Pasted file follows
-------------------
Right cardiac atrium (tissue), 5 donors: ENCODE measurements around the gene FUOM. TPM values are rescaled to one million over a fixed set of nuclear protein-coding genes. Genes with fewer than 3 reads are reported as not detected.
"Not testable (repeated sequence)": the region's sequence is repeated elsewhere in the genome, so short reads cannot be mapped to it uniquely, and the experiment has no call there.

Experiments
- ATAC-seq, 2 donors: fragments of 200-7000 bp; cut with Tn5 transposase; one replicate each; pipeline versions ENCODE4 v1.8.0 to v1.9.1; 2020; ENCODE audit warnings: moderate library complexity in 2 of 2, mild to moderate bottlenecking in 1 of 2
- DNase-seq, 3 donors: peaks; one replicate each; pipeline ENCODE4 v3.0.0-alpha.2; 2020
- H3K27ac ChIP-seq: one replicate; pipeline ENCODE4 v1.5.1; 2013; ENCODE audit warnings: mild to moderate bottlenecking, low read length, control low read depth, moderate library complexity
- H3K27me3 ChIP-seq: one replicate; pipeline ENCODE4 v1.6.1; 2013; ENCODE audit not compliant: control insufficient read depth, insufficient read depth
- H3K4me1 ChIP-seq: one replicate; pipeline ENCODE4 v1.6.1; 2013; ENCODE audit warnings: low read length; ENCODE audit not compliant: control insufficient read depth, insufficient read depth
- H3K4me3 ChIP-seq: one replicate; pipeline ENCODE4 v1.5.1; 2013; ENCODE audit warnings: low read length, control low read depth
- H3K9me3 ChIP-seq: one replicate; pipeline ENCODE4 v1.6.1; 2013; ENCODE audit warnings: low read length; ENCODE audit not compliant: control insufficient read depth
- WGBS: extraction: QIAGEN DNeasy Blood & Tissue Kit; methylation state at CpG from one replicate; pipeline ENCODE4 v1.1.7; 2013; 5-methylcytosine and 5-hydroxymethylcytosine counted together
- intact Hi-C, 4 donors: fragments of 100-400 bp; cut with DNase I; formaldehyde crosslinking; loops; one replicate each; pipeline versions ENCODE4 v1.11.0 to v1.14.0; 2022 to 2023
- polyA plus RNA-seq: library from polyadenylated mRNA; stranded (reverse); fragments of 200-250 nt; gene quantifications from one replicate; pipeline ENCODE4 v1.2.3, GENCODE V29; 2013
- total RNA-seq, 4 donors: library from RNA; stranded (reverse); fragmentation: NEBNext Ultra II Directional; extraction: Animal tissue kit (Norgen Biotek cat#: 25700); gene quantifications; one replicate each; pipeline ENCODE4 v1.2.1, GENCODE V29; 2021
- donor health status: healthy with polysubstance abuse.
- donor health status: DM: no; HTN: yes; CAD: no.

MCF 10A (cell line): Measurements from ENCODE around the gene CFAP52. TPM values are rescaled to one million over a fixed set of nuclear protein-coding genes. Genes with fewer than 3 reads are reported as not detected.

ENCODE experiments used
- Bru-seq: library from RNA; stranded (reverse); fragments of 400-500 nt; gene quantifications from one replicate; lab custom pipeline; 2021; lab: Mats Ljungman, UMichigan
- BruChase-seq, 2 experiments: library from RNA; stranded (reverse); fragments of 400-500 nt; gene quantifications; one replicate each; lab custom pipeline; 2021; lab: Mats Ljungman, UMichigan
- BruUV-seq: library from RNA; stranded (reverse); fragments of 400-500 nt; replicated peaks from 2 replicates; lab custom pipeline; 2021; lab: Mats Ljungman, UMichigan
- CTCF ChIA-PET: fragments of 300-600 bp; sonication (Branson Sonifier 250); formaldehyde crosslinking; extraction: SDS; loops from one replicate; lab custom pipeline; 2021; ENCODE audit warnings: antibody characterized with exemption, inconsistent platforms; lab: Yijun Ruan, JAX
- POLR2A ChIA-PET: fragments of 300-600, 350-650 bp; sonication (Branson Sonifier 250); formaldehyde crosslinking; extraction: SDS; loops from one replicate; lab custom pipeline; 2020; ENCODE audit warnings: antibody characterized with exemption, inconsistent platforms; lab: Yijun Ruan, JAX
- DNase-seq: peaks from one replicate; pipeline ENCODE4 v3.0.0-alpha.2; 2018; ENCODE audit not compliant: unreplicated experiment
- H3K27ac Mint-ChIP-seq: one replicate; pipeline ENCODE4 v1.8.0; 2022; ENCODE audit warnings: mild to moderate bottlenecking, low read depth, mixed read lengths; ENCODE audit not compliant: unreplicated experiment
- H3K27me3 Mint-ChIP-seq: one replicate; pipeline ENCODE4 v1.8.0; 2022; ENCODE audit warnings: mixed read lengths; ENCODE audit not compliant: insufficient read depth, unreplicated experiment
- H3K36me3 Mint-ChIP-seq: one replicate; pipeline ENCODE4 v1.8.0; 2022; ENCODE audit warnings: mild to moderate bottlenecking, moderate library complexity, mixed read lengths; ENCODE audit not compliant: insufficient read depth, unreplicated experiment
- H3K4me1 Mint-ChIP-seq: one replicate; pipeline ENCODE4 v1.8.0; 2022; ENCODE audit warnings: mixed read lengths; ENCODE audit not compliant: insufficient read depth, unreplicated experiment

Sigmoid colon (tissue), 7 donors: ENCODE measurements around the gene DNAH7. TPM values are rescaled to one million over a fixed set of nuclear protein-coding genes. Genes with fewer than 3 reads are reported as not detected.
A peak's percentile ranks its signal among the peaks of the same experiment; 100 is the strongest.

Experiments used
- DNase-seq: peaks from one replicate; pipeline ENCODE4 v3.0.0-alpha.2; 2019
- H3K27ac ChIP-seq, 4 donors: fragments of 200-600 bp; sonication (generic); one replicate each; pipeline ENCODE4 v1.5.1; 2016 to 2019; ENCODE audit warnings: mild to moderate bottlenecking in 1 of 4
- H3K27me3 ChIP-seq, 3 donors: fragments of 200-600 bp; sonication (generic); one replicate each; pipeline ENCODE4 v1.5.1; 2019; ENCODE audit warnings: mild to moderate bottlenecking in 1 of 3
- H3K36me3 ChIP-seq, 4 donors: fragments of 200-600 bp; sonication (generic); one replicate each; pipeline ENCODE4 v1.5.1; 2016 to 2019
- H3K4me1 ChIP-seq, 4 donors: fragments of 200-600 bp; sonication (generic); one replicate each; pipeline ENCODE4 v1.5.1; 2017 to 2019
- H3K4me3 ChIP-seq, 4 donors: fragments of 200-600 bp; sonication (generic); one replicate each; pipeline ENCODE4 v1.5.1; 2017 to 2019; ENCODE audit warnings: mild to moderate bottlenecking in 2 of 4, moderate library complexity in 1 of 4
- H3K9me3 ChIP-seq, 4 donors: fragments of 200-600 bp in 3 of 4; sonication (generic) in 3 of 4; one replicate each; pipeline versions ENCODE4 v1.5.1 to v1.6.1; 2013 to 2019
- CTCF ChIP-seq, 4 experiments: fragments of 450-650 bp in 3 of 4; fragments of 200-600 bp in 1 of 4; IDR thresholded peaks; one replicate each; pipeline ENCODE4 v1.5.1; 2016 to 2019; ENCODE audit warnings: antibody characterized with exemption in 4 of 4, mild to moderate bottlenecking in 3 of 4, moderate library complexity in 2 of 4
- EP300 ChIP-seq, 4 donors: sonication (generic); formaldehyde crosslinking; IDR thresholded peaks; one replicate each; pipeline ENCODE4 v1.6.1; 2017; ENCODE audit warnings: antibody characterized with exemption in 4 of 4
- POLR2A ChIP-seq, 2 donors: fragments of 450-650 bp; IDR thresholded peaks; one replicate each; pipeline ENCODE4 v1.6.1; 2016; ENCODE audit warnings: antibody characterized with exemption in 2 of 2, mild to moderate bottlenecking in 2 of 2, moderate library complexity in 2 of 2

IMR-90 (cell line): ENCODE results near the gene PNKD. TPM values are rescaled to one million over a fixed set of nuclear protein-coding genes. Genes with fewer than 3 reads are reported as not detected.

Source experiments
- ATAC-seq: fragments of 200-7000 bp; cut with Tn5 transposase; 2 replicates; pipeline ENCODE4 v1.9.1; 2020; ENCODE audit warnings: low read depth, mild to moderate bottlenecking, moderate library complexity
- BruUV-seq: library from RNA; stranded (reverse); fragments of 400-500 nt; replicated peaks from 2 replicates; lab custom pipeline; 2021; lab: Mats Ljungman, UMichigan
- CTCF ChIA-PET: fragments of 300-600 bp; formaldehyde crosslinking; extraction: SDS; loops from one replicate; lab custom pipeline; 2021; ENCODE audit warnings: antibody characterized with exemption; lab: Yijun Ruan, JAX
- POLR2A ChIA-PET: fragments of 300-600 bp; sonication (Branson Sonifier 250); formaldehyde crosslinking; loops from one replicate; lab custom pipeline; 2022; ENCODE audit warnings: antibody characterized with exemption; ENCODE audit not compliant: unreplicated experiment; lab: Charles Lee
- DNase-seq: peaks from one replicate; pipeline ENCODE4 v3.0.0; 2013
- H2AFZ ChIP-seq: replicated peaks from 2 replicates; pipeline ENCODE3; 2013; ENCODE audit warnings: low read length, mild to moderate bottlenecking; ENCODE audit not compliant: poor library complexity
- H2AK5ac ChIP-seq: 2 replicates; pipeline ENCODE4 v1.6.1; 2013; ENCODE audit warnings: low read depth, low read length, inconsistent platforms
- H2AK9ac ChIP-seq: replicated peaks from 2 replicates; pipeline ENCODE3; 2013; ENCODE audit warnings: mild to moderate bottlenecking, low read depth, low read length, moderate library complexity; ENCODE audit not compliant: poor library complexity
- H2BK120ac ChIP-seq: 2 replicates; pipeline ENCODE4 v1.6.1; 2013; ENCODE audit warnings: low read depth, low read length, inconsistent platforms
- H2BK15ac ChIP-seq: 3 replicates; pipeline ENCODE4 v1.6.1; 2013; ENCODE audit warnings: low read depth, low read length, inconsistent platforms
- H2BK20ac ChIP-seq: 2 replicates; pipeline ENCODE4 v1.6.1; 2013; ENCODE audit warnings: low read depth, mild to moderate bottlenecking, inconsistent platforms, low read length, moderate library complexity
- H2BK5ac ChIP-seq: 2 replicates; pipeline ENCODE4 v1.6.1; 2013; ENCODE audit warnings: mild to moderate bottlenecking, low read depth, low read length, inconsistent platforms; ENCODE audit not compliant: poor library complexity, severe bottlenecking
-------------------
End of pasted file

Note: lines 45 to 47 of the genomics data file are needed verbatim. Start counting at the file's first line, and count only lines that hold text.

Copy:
- BruUV-seq: library from RNA; stranded (reverse); fragments of 400-500 nt; replicated peaks from 2 replicates; lab custom pipeline; 2021; lab: Mats Ljungman, UMichigan
- CTCF ChIA-PET: fragments of 300-600 bp; formaldehyde crosslinking; extraction: SDS; loops from one replicate; lab custom pipeline; 2021; ENCODE audit warnings: antibody characterized with exemption; lab: Yijun Ruan, JAX
- POLR2A ChIA-PET: fragments of 300-600 bp; sonication (Branson Sonifier 250); formaldehyde crosslinking; loops from one replicate; lab custom pipeline; 2022; ENCODE audit warnings: antibody characterized with exemption; ENCODE audit not compliant: unreplicated experiment; lab: Charles Lee